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PostPosted: Sat Mar 19, 2011 9:47 pm 
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For all those parents considering making the huge switch from state to independent, a word of warning. I decided that my high achieving, well rounded, happy,very mature " model pupil " child would benefit from all the " advantages " an independent school could offer. DC sat scholarship exams for very good school, impressed the examiners and was given a scholarship of 50% ( even though the scholarship on offer was for 25% ). Fantastic. Paid the fees, bought the uniform ( shocking prices!!). DC spent the summer looking forward to all the school promised. Term started and life went rapidly downhill. DC changed into sad shadow of former self. Where was my happy ray of sunshine? I made another huge decision and left that school. Now in a state school and thriving. My dc had to leave home at 7.30 am and didn't return until 6.30pm, 2 hrs of prep on school nights leaving barely enough time to eat, shower etc before falling tearfully into bed exhausted. Vast amounts of prep at weekends left no time at all to just be a child. A bright child will do well at any school if they are happy, be it state or other. The grass really isn't greener on the other side.


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PostPosted: Sat Mar 19, 2011 10:18 pm 
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Mmmmm, a bright child will not necessarily do well anywhere if they are happy. You chose the wrong school for your child as she could not cope in that environment, it has nothing to do with whether it was state or an independent school or if the school wasn't good.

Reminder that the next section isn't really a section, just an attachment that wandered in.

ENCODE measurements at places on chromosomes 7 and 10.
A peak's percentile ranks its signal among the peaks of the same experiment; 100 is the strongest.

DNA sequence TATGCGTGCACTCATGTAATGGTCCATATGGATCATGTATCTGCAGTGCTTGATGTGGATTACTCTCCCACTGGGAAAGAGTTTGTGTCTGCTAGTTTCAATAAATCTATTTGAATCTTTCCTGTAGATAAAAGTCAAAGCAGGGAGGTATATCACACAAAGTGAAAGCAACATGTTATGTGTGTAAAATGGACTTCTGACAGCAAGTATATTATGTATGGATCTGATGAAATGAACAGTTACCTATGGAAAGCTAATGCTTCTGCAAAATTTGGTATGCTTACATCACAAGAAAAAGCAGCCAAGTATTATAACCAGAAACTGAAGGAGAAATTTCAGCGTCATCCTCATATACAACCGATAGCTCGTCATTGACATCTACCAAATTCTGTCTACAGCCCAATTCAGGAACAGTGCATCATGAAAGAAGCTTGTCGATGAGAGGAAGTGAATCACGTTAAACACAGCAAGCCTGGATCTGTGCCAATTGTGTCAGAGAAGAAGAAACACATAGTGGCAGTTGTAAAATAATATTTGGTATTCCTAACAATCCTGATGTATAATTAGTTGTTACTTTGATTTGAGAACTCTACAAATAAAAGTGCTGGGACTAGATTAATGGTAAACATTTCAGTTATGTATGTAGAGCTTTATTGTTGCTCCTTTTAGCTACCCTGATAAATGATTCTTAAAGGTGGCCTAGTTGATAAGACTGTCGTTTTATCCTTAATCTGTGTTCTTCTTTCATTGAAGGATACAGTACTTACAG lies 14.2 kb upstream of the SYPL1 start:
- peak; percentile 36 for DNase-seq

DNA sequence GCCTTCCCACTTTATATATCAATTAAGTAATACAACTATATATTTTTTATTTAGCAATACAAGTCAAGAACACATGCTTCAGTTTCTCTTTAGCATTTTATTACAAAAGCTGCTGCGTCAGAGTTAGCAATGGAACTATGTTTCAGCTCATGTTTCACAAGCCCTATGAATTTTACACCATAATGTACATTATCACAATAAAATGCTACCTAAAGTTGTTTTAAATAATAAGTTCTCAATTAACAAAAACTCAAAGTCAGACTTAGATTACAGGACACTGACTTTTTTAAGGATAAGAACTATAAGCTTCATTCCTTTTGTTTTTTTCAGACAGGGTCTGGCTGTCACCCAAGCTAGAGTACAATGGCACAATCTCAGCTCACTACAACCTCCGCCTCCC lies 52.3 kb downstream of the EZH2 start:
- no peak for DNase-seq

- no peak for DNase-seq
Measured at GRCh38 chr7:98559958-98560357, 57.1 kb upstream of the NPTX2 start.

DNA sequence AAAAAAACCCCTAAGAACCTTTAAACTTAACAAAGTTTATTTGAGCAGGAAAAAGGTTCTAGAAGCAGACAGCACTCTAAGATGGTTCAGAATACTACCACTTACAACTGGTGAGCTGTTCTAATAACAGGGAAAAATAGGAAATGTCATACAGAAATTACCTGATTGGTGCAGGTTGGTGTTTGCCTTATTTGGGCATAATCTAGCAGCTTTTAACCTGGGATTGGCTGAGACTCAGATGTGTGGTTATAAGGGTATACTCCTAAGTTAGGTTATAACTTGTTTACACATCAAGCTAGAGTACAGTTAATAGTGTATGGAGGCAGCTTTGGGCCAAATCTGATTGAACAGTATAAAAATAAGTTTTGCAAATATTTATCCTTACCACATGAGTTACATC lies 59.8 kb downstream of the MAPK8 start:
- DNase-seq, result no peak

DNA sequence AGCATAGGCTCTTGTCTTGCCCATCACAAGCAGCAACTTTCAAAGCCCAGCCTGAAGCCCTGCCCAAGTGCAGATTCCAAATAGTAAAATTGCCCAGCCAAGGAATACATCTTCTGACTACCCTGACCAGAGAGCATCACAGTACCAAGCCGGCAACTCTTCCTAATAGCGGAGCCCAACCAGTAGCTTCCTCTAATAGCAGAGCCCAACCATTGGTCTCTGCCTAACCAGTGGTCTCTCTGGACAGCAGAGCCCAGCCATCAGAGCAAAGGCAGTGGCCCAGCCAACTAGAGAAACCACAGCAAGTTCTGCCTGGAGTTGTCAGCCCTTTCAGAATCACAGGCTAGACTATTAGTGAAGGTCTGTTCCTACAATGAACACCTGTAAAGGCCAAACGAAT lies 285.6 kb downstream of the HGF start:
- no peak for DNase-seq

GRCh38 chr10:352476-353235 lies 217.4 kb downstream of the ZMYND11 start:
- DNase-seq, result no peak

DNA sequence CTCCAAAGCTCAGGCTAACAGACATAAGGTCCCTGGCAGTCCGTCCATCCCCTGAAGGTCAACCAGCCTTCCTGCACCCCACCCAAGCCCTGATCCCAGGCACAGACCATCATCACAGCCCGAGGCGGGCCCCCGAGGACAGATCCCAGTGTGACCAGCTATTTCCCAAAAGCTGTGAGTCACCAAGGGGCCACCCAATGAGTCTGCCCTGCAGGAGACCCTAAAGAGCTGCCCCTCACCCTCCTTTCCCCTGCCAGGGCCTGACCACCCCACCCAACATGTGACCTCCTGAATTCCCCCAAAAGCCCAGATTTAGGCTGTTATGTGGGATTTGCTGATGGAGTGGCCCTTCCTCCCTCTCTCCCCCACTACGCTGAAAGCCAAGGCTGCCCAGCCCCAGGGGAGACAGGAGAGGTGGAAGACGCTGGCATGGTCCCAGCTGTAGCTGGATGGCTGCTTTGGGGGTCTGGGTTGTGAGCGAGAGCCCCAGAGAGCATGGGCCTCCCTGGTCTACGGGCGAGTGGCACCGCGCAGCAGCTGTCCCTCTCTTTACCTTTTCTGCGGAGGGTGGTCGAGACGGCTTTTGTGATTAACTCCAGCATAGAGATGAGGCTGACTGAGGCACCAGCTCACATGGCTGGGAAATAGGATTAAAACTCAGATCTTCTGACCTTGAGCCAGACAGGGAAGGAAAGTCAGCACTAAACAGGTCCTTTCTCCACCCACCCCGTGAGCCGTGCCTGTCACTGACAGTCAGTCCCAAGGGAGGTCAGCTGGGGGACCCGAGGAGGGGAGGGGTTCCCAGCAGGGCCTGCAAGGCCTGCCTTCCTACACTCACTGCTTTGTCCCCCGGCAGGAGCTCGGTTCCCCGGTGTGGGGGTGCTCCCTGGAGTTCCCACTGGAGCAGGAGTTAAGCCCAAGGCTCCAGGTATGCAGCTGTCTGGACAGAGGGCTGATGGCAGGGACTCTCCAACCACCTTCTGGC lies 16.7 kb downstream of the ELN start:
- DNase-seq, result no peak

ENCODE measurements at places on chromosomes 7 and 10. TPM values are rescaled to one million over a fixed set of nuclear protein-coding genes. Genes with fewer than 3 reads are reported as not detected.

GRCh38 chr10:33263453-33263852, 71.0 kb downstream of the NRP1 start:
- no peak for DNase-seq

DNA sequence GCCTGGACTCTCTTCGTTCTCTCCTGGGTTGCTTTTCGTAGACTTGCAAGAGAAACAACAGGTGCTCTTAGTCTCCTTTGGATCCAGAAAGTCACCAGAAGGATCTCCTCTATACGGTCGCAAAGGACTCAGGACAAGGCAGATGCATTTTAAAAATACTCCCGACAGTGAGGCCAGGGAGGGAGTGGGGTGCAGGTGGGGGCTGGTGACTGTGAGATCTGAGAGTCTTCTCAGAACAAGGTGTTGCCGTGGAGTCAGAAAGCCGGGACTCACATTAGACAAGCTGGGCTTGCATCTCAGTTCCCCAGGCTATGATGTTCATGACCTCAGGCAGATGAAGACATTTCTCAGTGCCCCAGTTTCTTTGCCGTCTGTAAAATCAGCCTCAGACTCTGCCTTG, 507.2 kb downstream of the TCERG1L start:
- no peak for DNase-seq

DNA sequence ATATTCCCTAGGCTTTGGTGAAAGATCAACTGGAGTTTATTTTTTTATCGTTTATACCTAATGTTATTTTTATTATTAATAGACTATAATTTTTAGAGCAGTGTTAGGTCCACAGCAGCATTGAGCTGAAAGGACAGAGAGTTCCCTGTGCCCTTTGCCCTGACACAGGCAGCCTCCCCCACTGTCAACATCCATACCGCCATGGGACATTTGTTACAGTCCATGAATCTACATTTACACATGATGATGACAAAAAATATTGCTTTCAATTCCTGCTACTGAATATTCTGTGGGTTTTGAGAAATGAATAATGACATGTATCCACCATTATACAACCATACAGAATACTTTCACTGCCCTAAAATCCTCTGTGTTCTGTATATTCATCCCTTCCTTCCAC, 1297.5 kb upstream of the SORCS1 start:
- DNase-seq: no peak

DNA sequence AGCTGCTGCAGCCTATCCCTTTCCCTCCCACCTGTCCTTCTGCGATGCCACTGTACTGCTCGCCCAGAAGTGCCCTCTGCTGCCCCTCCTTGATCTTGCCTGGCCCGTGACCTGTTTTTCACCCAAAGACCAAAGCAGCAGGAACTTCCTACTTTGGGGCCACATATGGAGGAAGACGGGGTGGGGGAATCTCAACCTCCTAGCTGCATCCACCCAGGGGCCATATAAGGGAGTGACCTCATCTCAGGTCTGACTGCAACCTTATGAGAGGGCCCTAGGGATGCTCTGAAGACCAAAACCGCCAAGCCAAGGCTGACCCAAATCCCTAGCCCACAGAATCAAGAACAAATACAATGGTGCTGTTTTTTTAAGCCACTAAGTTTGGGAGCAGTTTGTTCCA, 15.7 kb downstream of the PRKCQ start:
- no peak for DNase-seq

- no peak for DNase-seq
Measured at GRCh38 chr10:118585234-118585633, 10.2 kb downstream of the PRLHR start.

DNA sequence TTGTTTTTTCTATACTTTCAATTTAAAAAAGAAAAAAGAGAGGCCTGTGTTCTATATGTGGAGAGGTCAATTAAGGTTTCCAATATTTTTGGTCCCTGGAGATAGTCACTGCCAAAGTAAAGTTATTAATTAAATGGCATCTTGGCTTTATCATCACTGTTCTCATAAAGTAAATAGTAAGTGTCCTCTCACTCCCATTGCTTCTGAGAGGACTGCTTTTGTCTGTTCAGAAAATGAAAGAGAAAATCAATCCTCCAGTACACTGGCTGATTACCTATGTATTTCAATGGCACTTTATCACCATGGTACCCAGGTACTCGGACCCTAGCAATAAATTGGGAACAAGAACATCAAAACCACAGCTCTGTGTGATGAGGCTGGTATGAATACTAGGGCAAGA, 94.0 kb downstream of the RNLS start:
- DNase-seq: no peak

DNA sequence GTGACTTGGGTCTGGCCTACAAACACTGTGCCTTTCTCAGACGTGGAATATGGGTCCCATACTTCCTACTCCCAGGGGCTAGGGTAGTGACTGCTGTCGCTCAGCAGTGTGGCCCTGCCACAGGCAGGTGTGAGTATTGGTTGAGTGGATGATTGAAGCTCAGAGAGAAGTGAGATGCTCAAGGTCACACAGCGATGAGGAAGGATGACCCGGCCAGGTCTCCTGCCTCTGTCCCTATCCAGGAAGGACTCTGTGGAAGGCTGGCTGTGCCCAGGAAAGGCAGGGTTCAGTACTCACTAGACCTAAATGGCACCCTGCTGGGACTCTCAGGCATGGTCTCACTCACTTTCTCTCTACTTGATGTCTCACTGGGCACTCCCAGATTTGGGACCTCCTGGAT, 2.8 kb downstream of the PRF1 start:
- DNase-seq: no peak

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PostPosted: Sat Mar 19, 2011 10:28 pm 
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justj, well done on making the decision!-
it is so very difficult to see ones child upset and unhappy, I think the easy option is often to assume things will get better - but they don't always. Fortunately you had another option!!! Not everyone has a choice of schools ...

The school was obviously very keen to have your DC, did you manage to have a chat with them about the problems and why you were making the move? Did they try and help?


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PostPosted: Sat Mar 19, 2011 10:31 pm 
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Sorry to say but I agree with Godot on this one. It seems that this was not a suitable choice of indie for your child. I have some friends who are not very happy with their choice of grammar school but no one we know has a problem with their indie. I must admit - this is why we didn't get our DS tutored - he's in a state school so I got him some VR books for him - but that was it - because we wanted him to be able to keep up once he got to the selective school of choice (and not be stressed). Glad it all turned out well for you though.


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PostPosted: Sat Mar 19, 2011 10:34 pm 
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Herm is right, not everyone has a choice and it would be a shame to cause any unnecessary worry on those seeking the independent route, and financially struggling to make ends meet because they either cannot get a place at their local school or they have grave concerns about sending their DC there.


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PostPosted: Sat Mar 19, 2011 10:36 pm 
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the OP hasn't suggested that her DC was heavily coached - obviously DC impressed the school to get a rather more decent than usual scholarship.

Maybe the school wasn't the right place but most people actually don't have a choice.... for example round here there are 2 GSs - one for boys and once for girls , (so no real option) and a non selective school - inevitably a few don't get on at one of the schools and some people move them to indies - equally there is a significant movement in the other direction.